I wasn’t sure if I should share this here or not. But then I thought that if this story helps, or touches someone that I have never met, or even gives someone reassurance in trusting God’s plan, then I sort of had to. This was not good news to hear. I am still awaiting testing. I am hoping to be writing again soon saying that this was all a mistake, but until I know more….
As some of you may know, in February of this year I was in the hospital and told that I now suffer from Diverticulitis. And following that news, I was also told by my Gastroenterologist more recently, that I may also have a gluten allergy. And I am sure that if you have seen any of my gumblings that I am not too pleased to be having to give up things I eat almost daily, radically changing large parts of my diet and then finding out I may need to revamp all of that again. I had become so bitter about the diagnosis and so wrapped up in having to let go of foods that I enjoy that I really did not pay attention to a few small details that had been overshadowed by my feeling sorry for myself.
Along the way, the doctors in the ER and my PCP and even the Gastroenterologist eluded to the fact that although this “looks” like Diverticulitis, it may be something else. Once the possible gluten allergy was brought into my realm of possibilities I did not have another thought on the subject. I had come to the conclusion that, despite the other referrals I was given, that the source of my added problems and continued difficulty and pain despite my best efforts, must be what they were mentioning: Diverticulitis with a gluten allergy. But what I forgot to do was to listen to what they were not saying.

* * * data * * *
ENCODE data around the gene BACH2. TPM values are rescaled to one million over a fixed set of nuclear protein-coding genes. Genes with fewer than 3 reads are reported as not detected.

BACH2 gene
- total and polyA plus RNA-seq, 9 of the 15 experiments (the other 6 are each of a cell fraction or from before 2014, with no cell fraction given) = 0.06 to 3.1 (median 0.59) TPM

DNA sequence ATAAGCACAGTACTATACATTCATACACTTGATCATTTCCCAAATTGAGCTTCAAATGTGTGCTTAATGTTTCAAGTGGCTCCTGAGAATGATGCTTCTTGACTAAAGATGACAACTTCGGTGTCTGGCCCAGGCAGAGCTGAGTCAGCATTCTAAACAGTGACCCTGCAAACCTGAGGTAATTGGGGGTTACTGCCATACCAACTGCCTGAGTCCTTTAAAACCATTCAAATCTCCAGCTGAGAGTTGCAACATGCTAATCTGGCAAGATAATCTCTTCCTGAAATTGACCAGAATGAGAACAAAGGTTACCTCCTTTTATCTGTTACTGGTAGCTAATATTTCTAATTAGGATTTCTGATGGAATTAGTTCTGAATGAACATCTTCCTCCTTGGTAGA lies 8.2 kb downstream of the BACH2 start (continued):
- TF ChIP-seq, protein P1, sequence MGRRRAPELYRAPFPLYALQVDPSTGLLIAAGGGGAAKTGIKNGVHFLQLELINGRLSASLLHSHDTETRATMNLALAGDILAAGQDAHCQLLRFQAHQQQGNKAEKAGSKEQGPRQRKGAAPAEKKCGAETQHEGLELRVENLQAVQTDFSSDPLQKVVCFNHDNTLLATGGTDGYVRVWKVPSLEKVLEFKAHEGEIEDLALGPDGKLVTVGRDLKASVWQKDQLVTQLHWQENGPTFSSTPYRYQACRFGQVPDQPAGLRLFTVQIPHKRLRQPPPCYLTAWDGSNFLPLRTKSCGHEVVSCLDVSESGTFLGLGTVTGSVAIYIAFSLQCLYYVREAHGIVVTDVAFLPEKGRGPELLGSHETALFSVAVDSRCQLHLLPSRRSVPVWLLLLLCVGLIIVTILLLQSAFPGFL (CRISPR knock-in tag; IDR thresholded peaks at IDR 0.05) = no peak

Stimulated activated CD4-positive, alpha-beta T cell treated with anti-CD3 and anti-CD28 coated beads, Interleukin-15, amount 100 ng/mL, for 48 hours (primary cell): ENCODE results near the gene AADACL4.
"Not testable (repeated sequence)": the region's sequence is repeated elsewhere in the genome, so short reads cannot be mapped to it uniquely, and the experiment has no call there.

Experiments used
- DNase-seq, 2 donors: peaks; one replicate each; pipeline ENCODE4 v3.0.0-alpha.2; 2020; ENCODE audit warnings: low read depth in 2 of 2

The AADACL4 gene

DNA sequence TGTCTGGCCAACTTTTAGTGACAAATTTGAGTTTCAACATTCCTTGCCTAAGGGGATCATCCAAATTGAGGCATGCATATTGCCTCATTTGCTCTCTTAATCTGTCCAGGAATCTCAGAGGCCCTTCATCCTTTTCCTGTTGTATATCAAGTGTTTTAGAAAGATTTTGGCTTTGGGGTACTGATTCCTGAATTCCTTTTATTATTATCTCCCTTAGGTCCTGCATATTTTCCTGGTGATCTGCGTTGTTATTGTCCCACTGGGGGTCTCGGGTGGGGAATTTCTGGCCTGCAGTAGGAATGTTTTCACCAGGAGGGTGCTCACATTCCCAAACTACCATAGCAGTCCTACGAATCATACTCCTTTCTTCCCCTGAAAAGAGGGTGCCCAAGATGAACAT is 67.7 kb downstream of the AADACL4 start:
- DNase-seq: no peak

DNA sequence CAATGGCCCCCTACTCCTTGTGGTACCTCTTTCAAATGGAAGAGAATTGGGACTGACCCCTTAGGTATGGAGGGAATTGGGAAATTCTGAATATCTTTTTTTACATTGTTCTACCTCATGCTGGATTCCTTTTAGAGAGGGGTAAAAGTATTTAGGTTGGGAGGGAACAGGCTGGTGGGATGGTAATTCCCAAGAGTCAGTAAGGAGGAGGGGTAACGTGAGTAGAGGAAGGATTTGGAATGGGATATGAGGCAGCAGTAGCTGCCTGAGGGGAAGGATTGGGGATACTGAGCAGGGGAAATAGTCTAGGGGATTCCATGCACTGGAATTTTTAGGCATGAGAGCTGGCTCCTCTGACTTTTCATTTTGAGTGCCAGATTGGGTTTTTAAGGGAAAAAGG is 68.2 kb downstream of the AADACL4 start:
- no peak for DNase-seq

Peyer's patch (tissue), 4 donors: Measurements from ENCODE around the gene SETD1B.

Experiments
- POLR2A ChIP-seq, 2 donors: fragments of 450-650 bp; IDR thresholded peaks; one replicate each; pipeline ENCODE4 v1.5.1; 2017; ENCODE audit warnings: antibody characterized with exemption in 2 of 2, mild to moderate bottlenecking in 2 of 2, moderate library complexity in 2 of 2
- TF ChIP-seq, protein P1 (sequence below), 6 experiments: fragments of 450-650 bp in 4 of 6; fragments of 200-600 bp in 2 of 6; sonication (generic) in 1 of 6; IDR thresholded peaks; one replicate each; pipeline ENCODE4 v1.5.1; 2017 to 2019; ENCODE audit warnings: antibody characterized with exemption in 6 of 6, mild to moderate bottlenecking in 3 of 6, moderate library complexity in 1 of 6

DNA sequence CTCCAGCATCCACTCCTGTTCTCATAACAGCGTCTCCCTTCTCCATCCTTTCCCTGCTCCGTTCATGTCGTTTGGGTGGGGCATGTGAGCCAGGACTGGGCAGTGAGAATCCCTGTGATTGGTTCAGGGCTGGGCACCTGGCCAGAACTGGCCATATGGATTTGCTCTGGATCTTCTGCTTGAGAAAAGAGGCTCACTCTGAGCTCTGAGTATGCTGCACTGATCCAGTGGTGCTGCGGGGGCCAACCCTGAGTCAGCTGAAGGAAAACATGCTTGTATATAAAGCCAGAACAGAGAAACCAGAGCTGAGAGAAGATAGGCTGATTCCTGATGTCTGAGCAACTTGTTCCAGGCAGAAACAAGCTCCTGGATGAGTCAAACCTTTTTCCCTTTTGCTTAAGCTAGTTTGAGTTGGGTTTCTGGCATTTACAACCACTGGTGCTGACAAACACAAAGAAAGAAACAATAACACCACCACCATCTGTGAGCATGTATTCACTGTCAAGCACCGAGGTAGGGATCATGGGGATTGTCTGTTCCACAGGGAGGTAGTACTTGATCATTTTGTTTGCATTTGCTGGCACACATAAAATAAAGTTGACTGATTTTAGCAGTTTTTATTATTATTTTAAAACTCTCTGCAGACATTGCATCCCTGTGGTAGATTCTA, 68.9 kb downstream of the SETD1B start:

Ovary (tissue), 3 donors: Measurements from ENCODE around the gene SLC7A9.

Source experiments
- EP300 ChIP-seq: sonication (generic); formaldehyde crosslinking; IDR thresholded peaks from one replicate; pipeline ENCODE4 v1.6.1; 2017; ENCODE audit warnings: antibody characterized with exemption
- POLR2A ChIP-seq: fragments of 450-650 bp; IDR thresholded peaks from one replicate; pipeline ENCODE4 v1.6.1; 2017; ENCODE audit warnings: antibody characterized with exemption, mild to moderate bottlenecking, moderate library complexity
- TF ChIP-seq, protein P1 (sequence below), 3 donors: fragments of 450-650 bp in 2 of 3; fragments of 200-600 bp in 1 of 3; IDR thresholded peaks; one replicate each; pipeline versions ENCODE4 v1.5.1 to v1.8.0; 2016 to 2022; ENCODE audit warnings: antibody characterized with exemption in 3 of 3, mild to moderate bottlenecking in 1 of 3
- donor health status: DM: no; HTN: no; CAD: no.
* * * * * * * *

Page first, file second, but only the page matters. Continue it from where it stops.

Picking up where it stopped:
From the ER in February I was sent to my Primary Care Physician. He then sent me to the Gastroenterologist. The Gastroenterologist then sent me to a Hematologist. And all along this path of doctors, not once did I think about the Hematologist as anything more than “special” blood work. I never asked about it. I was not concerned. I thought that this was part of the process for detecting a gluten allergy. Therefore, the naivety of my thouught process left me in a very astonished state when I was getting down to brass tacks in the room with the Hematologist.
The visit was very routine at first. The standard weight and measurements, the temperature and blood pressure cuff, asking about allergies, and the lot. But what started me thinking that I was adrift in a land that I was unfamiliar with was when the nurse turned to me, before the doctor came in, and asked,
“Do you have a power of attorney or a living will?”
She proceeded to hand me a booklet that I can provide my dying wishes in and have said document notorized so that, should I need to service these requests, I had proper plans drawn up that will be legal.
In that moment, as I was left alone with this booklet, I leafed through thinking that it was a morbid gesture to hand someone that who is here to talk about gluten, but I still did not put too much stock into it.